One’s at its highest in a couple of months, the other has surged close to a one-year best. Our City writer talks through market-moving numbers from this blue-chip pair.
Persimmon shares have lagged the recovery of industry peers by a considerable margin this year, but they made up some lost ground today when the housebuilder reported a steady improvement in first-quarter sales rates alongside healthy customer interest.
Shares jumped 82p to 1318p, their highest level since annual results on 1 March when management signalled the intention to build 40% fewer homes in 2023. They also scaled back he 235p a share annual dividend with plans to distribute 60p a share on 5 May.
Today’s update shows that volumes are in line with the upper end of the company’s new forecast 8,000-9,000 range if sales rates continue as they were in the first quarter.
Persimmon’s forward sales position of £1.7 billion is down 30% on a year earlier but higher than the £1 billion at the start of the year. The private average selling price of £276,200 has fallen from December’s £282,100 but the use of incentives continues to be 3% on average.
Chief executive Dean Finch said: “Trading over recent weeks has offered some signs of encouragement with visitor numbers up, cancellation levels normalising and sales rates continuing the steady improvement evident since the start of the year.”
Build cost inflation, meanwhile, continues to track at around 8-9% with limited signs of this easing in the short term.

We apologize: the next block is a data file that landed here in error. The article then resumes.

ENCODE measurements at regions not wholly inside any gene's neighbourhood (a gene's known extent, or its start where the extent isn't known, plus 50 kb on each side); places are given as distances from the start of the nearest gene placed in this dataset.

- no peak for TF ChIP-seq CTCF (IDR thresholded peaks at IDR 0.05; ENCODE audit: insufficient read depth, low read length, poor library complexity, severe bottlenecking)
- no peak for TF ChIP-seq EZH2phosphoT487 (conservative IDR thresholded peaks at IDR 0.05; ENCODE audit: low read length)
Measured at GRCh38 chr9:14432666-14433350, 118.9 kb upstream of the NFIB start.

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The shares were 2% higher across 2023 prior to today’s update, whereas the sector is up 20% on recent signs of house price and economic resilience. The stock trades at 1.18 times 2023’s net asset value, which Peel Hunt points out is well below the 2.5 times of the past five years.
The broker, which has a “reduce” recommendation and 1,070p target price, said this reflects a fall in the group’s return on equity from a peak of 28.5% in 2017 to a forecast 7.9% that lags the wider sector on about 10%.
At Smith & Nephew, the share price momentum for the medical devices firm has continued following better-than-expected first quarter revenues of $1.36 billion (£1.1 billion).
The stock rose 16p to 1290p for its highest level in almost a year, having surged by 17% since the start of the month as investors warm to the turnaround strategy launched last summer by chief executive Deepak Nath.
The plan to make Smith & Nephew a “consistently higher growth company” is still in the transformation phase, with a focus on orthopaedics after the recent performance of the knee and hip implant division was held back by poor operational systems.
Today’s update showed a stronger result from orthopaedics after underlying revenues growth of 3.9%. This compared with 10% in sports medicine, 7.9% in advanced wound management and 6.9% overall.
The outturn was higher than City expectations and enabled Smith & Nephew to stick by full-year guidance for growth between 5% and 6%. It also expects a trading profit margin of at least 17.5%, which compares with plans for expansion to at least 20% by 2025.
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